Cost-effectiveness of Prostate Cancer Screening: A Simulation Study Based on ERSPC Data

Eveline Heijnsdijk, Tiago Carvalho Delgado Marques, A Auvinen, M Zappa, V Nelen, M Kwiatkowski, A Villers, A Paez, SM Moss, TLJ Tammela, F Recker, L Denis, SV Carlsson, Elisabeth Wever, CH Bangma VERVALLEN, Fritz Schröder, Monique Roobol - Bouts, J Hugosson, Harry de Koning

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Abstract

The results of the European Randomized Study of Screening for Prostate Cancer (ERSPC) trial showed a statistically significant 29% prostate cancer mortality reduction for the men screened in the intervention arm and a 23% negative impact on the life-years gained because of quality of life. However, alternative prostate-specific antigen (PSA) screening strategies for the population may exist, optimizing the effects on mortality reduction, quality of life, overdiagnosis, and costs. Based on data of the ERSPC trial, we predicted the numbers of prostate cancers diagnosed, prostate cancer deaths averted, life-years and quality-adjusted life-years (QALY) gained, and cost-effectiveness of 68 screening strategies starting at age 55 years, with a PSA threshold of 3, using microsimulation modeling. The screening strategies varied by age to stop screening and screening interval (one to 14 years or once in a lifetime screens), and therefore number of tests. Screening at short intervals of three years or less was more cost-effective than using longer intervals. Screening at ages 55 to 59 years with two-year intervals had an incremental cost-effectiveness ratio of $73000 per QALY gained and was considered optimal. With this strategy, lifetime prostate cancer mortality reduction was predicted as 13%, and 33% of the screen-detected cancers were overdiagnosed. When better quality of life for the post-treatment period could be achieved, an older age of 65 to 72 years for ending screening was obtained. Prostate cancer screening can be cost-effective when it is limited to two or three screens between ages 55 to 59 years. Screening above age 63 years is less cost-effective because of loss of QALYs because of overdiagnosis.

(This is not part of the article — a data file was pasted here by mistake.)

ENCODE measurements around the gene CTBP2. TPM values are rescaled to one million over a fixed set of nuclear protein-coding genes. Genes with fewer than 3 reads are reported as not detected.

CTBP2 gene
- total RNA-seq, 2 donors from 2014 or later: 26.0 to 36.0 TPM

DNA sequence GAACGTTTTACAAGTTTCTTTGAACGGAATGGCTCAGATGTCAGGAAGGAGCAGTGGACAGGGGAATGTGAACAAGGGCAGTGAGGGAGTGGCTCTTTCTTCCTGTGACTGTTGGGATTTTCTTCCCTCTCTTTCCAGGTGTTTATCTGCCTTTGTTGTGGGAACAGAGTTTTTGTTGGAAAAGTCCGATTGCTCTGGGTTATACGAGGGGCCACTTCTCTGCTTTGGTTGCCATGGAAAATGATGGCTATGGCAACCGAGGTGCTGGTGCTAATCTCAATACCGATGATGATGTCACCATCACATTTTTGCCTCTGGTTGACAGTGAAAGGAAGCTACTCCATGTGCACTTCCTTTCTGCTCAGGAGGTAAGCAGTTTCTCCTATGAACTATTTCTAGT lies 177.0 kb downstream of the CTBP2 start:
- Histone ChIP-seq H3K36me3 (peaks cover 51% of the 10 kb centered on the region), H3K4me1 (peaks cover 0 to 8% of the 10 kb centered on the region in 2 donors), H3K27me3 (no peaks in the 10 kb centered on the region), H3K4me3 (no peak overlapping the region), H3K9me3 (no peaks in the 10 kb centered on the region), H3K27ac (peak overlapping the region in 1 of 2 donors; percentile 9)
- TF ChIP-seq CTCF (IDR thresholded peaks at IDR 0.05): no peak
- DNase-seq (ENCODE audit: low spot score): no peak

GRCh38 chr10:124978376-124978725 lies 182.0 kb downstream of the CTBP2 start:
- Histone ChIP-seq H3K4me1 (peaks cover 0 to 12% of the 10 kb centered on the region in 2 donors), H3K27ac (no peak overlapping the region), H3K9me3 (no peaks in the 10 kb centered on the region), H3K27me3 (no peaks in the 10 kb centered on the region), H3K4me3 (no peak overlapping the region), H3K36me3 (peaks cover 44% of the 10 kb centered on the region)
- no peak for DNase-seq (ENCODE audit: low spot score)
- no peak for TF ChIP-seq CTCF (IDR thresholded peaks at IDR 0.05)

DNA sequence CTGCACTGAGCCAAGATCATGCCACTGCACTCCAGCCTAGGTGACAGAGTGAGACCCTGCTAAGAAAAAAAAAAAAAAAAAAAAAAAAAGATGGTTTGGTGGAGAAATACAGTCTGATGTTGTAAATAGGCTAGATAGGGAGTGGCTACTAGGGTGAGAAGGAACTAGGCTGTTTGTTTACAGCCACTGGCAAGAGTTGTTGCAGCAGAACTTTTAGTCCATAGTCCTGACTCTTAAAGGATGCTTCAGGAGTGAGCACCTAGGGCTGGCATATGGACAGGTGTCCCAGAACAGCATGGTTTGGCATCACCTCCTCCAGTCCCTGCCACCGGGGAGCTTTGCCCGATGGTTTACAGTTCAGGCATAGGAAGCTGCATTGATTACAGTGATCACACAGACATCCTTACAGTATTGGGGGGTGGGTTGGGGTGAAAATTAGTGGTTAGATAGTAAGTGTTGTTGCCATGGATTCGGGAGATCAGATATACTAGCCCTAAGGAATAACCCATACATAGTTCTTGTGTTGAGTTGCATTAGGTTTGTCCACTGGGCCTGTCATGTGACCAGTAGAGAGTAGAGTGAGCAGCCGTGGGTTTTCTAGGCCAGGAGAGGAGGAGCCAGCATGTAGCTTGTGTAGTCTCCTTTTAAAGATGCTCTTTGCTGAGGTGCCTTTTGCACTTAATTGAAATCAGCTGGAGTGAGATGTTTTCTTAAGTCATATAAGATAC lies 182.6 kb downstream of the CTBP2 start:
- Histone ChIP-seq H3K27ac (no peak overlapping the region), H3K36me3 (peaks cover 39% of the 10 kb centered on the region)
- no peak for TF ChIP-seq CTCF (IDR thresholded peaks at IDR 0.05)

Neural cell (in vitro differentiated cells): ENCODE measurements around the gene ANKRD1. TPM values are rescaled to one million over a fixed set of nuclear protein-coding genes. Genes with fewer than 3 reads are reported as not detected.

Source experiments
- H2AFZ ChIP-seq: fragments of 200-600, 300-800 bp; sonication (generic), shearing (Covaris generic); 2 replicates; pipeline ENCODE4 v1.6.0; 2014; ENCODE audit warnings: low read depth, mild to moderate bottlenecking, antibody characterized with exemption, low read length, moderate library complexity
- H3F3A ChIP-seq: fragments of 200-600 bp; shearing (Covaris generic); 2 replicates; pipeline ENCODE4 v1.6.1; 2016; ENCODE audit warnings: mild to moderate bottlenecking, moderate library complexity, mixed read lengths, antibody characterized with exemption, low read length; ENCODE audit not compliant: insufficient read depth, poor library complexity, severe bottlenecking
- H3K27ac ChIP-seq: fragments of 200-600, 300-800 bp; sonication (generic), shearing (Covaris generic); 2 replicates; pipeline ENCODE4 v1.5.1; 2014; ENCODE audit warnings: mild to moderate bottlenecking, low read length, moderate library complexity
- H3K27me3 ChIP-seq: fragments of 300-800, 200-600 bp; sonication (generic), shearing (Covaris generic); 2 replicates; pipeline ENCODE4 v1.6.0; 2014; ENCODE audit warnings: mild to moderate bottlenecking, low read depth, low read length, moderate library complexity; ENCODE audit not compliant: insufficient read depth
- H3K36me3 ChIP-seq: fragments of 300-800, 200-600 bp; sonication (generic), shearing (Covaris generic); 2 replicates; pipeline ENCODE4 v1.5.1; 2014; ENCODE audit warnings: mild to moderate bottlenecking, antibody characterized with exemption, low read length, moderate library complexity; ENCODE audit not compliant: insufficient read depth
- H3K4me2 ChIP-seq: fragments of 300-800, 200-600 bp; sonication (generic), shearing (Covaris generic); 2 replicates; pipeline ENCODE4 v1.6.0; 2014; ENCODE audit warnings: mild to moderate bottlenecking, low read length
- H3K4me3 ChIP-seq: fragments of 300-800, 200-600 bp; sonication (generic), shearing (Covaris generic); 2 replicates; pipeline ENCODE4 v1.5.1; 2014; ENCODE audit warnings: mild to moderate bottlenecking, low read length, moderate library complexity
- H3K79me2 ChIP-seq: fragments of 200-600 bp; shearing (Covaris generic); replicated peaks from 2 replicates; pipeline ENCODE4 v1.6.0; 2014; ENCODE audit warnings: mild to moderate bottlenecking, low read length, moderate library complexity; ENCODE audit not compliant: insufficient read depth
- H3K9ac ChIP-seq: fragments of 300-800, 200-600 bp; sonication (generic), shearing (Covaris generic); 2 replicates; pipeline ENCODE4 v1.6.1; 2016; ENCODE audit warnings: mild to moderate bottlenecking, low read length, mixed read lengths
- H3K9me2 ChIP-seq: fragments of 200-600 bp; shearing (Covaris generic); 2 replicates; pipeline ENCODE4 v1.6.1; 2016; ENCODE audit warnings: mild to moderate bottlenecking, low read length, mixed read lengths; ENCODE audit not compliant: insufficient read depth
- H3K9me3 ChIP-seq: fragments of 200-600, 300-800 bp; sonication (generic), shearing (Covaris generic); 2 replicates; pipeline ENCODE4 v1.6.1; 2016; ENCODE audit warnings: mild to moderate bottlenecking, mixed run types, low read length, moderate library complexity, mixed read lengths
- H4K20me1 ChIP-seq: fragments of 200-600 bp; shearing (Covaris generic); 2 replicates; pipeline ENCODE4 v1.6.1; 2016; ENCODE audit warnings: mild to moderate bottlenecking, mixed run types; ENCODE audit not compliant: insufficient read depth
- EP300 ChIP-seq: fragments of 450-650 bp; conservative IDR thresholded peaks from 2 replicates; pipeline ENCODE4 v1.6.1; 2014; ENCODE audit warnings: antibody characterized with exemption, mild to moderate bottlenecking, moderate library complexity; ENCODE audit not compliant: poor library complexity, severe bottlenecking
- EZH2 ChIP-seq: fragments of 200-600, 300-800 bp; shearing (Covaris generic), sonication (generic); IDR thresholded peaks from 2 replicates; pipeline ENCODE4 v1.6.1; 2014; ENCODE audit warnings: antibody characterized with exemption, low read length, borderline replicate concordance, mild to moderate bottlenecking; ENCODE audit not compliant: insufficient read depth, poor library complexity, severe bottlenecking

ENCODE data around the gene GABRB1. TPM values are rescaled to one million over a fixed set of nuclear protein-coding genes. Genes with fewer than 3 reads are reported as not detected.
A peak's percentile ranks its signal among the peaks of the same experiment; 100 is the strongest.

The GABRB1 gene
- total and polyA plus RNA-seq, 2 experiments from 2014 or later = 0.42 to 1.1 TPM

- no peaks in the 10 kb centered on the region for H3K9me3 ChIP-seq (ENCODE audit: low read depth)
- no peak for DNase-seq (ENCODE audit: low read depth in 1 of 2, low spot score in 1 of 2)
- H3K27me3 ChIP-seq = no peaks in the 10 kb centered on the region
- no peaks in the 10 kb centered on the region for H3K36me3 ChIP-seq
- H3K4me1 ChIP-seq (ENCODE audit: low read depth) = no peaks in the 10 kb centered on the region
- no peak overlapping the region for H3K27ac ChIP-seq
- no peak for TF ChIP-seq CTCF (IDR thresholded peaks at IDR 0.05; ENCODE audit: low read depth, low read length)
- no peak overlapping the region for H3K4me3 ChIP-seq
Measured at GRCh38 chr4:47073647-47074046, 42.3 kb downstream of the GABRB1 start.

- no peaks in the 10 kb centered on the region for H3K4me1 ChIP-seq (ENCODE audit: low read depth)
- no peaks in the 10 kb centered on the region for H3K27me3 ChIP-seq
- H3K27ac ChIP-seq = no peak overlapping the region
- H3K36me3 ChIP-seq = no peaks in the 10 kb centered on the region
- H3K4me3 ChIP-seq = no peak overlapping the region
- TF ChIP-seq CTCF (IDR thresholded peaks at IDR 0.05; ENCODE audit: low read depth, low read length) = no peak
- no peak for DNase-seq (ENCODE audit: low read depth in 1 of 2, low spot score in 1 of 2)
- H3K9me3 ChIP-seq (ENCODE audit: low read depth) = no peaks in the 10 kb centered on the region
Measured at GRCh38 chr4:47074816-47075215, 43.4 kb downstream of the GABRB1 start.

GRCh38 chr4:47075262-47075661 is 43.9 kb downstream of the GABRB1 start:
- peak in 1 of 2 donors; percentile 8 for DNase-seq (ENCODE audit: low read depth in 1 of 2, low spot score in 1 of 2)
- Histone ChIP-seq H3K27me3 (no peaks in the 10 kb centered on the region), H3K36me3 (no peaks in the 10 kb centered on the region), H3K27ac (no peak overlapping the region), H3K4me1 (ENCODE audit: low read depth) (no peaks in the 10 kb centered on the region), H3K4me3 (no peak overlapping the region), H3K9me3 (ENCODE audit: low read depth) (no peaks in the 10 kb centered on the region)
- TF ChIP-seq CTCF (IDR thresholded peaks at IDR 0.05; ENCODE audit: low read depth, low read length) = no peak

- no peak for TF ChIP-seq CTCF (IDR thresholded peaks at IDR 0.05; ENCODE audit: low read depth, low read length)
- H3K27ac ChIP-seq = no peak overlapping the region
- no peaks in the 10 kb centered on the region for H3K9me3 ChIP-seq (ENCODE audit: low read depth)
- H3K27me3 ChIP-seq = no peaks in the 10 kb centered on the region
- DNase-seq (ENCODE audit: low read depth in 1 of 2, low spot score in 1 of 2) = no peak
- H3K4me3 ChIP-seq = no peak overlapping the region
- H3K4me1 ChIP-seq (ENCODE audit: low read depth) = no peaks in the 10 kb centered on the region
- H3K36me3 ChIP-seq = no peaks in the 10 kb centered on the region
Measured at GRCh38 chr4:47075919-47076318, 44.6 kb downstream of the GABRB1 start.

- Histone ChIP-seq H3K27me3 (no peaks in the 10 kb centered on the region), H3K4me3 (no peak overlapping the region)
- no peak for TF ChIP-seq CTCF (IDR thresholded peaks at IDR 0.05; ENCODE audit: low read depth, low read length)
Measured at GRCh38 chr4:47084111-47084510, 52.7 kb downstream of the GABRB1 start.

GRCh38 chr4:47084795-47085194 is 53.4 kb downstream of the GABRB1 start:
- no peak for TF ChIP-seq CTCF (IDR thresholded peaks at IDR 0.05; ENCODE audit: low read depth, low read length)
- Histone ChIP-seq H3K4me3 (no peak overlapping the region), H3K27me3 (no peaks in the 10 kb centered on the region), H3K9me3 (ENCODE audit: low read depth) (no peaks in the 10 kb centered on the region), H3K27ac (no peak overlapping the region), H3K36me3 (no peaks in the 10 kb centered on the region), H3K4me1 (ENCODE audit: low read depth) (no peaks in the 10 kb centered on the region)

Original languageUndefined/Unknown
JournalJournal of the National Cancer Institute
Volume107
Issue number1
DOIs
Publication statusPublished - 2015

Research programs

  • EMC MM-03-49-01
  • EMC NIHES-02-65-01

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